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Caroline Acker ’68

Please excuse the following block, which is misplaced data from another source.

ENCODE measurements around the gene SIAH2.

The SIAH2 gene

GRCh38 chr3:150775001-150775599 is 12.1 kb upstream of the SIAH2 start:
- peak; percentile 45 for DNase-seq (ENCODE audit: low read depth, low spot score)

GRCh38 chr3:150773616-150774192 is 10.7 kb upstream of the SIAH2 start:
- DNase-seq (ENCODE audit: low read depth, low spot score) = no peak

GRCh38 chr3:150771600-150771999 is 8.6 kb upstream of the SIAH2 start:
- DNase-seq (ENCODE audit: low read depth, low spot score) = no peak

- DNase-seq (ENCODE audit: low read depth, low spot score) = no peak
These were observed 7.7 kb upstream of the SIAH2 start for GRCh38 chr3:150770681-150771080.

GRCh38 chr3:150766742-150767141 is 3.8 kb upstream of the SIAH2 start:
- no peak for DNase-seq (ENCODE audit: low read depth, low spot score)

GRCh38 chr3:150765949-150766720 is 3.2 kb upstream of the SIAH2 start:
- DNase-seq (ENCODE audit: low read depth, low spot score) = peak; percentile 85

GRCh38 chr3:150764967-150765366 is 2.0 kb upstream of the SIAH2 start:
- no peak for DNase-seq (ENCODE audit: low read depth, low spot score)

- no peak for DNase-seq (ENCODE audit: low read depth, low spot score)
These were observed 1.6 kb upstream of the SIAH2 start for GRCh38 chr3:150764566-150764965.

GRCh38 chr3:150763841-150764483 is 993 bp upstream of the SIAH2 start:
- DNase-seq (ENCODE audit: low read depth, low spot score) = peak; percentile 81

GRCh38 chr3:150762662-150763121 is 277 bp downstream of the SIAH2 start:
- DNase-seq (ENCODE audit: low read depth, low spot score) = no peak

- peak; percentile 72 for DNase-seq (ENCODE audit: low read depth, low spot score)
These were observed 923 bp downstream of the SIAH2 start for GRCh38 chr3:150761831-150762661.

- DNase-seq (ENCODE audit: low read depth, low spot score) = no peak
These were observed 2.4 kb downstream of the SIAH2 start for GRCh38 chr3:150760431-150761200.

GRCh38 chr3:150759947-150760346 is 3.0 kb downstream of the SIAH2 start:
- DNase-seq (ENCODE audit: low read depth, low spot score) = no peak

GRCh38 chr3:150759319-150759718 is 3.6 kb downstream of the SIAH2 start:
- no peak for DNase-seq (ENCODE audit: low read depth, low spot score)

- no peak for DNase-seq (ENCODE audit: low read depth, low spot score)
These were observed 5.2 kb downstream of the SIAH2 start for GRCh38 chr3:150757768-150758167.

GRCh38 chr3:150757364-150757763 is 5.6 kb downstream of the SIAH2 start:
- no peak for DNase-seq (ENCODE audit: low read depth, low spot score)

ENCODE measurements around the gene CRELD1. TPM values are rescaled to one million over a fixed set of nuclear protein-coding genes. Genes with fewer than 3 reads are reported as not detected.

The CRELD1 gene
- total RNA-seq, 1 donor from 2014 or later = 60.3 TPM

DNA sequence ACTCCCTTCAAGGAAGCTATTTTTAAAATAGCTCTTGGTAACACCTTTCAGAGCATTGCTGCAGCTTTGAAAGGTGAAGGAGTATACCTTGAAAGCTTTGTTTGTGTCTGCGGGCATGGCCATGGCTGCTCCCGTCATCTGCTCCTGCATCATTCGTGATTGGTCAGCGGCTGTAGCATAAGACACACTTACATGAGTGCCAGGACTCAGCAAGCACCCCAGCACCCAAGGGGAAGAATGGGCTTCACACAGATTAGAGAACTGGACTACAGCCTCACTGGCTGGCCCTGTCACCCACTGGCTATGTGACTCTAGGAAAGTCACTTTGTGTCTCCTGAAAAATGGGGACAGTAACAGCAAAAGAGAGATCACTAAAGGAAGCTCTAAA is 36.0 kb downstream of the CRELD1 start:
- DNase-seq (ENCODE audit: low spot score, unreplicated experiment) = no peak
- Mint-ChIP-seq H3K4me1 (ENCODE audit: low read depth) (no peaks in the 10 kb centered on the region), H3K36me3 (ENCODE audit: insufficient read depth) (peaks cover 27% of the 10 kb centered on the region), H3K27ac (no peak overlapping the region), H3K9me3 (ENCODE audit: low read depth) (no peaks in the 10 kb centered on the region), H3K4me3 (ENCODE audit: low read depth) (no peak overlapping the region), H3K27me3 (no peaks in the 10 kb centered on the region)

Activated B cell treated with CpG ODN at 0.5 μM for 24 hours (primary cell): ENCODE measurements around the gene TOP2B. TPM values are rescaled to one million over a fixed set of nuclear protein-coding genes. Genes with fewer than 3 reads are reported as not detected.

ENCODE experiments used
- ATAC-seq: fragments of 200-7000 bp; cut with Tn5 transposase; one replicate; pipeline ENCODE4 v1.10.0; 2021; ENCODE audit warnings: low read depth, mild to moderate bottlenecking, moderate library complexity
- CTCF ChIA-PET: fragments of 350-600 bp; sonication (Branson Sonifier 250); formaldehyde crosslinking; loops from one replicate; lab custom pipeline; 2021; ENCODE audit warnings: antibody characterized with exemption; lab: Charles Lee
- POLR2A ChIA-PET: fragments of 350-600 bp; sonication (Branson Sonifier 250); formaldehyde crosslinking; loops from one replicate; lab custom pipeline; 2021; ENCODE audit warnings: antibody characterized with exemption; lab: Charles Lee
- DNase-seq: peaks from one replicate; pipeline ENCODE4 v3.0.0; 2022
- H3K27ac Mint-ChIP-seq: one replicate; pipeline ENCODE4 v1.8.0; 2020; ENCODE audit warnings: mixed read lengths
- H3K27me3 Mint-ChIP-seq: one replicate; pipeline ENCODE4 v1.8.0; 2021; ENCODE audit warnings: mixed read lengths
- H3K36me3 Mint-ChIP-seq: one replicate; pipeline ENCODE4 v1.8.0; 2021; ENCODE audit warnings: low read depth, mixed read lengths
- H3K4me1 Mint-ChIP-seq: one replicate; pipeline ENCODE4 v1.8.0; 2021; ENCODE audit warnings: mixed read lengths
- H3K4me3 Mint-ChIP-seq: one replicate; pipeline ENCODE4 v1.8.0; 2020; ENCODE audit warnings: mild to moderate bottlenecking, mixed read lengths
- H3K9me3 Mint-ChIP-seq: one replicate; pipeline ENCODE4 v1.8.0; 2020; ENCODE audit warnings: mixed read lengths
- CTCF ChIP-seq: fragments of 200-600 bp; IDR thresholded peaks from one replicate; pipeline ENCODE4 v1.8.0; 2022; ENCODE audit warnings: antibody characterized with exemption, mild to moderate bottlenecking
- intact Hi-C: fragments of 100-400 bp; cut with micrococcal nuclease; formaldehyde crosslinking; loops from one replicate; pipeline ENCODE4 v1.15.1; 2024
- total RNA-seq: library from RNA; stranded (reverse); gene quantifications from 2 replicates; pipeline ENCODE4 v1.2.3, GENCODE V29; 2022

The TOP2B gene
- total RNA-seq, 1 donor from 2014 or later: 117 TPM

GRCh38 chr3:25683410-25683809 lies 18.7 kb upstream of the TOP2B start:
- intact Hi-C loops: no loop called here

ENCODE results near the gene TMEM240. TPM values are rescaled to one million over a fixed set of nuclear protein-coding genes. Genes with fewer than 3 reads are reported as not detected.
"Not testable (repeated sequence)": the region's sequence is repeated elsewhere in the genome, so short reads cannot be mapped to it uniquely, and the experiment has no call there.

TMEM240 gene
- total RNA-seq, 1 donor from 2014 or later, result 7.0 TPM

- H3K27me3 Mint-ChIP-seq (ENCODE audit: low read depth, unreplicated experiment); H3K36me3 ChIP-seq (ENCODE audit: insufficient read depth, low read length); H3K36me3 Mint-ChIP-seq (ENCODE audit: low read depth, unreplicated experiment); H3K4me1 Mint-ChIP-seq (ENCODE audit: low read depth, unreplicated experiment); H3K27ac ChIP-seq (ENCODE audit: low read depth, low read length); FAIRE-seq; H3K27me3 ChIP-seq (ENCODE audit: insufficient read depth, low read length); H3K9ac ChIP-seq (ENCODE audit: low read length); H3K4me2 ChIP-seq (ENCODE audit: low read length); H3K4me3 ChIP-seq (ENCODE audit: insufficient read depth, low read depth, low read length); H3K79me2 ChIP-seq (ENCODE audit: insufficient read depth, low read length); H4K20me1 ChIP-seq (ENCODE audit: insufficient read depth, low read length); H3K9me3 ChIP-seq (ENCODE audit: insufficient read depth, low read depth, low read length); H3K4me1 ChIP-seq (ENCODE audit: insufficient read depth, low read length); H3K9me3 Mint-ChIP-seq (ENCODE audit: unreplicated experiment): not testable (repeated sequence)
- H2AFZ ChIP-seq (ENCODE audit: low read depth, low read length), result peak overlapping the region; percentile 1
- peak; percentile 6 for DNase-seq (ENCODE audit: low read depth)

Caroline Acker ’68 is a recipient of the Benjamin Rush Individual Public Health Award for her outstanding contributions to the betterment of the health and welfare of the citizens of Allegheny County. The award is sponsored annually by the Allegheny [Pa.] County Medical Society. An associate history professor at Carnegie Mellon University and author of Creating the American Junkie, Acker is a public health advocate and historian of medicine and has founded two needle exchange programs for drug users. As a graduate student she walked the streets of San Raphael, Calif., with a backpack full of syringes and then, in 1995, she co-founded Prevention Point Pittsburgh—a needle exchange program aimed at reducing the risk of HIV/AIDS, hepatitis C, and other blood-borne infections in injection drug users—even though the service was illegal at the time. “By challenging the preconceived notions of how individuals struggling with addictions are viewed, Caroline works to bring health services to a group in society that often has no voice,” says Dr. Melinda Campopiano, a family physician who nominated Acker for the award. As a result of the efforts of Acker and others, a needle exchange program was authorized by the Allegheny County Health Department in 2001, and today, more than 5,000 active drug users have accessed disease prevention services because of her advocacy.

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